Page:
Eight conditioned dogs were given 4 mg of prednisone/kg of body weight, im, daily for 10 days. Blood samples were taken prior to treatment and on treatment days 3, 5, 7, and 10. Liver tissue was then taken from each dog. Serum total alp activity was significantly (P < 0.05) high at day 3 in prednisone-treated dogs. Isoenzyme analysis indicated that this increase was attributable to an increase in the liver alp isoenzyme (LALP). Significant increases in serum corticosteroid-induced alp (calp) and bone alp were first observed on days 7 and 10, respectively. Serum alt and ggt activities were significantly increased by day 5. Increased serum or hepatic tissue bile acids concentrations were not observed in prednisonetreated dogs, compared with values in 8 clinically normal (control) dogs, but were high in 3 dogs with complete bile duct ligation.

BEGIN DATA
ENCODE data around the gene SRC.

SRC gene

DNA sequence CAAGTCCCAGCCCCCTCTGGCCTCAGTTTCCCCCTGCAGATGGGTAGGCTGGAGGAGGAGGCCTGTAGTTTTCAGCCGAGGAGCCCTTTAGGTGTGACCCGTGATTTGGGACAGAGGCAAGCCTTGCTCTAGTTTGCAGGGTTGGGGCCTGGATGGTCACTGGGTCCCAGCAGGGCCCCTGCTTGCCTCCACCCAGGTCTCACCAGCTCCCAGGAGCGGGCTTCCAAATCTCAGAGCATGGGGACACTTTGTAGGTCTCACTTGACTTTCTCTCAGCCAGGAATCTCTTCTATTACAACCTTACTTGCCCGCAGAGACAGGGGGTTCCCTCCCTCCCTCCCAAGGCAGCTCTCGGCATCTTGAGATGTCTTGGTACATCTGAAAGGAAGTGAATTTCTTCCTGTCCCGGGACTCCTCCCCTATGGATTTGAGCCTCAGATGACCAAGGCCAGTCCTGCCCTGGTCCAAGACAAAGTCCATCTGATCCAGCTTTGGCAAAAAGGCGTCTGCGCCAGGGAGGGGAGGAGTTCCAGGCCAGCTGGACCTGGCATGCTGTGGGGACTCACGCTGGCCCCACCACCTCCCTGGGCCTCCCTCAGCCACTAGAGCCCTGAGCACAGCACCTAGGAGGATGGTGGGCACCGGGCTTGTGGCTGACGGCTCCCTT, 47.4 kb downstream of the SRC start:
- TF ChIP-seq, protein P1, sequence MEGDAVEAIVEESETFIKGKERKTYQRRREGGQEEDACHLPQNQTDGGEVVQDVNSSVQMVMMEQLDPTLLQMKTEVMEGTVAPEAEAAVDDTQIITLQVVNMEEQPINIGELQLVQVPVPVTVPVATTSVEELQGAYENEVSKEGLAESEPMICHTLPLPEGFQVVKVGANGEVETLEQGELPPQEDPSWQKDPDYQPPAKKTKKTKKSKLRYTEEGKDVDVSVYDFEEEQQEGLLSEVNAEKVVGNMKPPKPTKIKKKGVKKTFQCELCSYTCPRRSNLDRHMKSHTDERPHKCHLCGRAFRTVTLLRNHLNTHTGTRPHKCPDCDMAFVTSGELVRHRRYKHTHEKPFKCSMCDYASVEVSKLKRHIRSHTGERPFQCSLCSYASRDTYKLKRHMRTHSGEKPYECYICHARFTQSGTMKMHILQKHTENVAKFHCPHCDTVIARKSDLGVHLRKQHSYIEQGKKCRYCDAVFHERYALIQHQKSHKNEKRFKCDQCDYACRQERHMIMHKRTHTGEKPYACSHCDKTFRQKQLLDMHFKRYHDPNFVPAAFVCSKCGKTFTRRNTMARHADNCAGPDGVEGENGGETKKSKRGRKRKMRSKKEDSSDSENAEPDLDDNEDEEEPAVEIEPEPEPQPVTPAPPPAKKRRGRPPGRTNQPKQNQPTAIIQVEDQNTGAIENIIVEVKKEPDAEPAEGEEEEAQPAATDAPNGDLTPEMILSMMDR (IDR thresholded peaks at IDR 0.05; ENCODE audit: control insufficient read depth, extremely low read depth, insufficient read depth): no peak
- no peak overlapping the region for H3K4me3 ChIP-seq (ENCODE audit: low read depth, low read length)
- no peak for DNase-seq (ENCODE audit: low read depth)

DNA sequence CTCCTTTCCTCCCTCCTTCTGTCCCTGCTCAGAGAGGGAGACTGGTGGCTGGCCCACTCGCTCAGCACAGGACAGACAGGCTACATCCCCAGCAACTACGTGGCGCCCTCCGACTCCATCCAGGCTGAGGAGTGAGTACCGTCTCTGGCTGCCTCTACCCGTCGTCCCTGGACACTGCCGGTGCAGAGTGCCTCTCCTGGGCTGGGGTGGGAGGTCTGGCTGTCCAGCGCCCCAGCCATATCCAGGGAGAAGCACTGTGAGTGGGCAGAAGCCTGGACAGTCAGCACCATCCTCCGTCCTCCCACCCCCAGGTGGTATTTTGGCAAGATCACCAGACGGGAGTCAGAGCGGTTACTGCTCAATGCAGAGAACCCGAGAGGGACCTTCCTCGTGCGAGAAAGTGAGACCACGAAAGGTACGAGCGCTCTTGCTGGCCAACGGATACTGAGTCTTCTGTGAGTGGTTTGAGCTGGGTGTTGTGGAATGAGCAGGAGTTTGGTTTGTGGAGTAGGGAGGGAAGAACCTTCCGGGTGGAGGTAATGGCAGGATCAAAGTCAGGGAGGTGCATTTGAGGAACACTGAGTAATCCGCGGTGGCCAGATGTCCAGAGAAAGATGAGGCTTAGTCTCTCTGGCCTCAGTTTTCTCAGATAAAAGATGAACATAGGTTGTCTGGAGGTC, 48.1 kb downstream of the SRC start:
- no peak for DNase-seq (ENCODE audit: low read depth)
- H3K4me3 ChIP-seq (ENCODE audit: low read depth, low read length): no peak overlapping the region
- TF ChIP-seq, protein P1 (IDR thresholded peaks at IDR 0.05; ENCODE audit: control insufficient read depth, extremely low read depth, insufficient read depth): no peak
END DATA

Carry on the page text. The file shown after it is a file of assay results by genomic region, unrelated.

Hepatic activities of LALP, calp, and ggt were higher in prednisone-treated dogs than values in controls, indicating probable increased hepatic synthesis of these enzymes. Hepatic alt activity was not increased. The ratio of serum to tissue lalp activity was increased in prednisone-treated dogs, compared with values in controls, indicating that lalp may have been preferentially released into serum. There was no difference in the ratio of serum to liver ggt activity between prednisone-treated dogs and controls. The lalp and ggt ratios were increased in bile duct-obstruction dogs.

It was concluded that, although lalp is the principal alp isoenzyme in serum during the first 10 days of prednisone treatment, hepatic bile acid concentrations are not increased and, therefore, are not likely to be responsible for induction and release of alp into serum. Prednisone may, therefore, be directly responsible for induction of alp activity in dogs treated thusly.

Free access
in American Journal of Veterinary Research

SUMMARY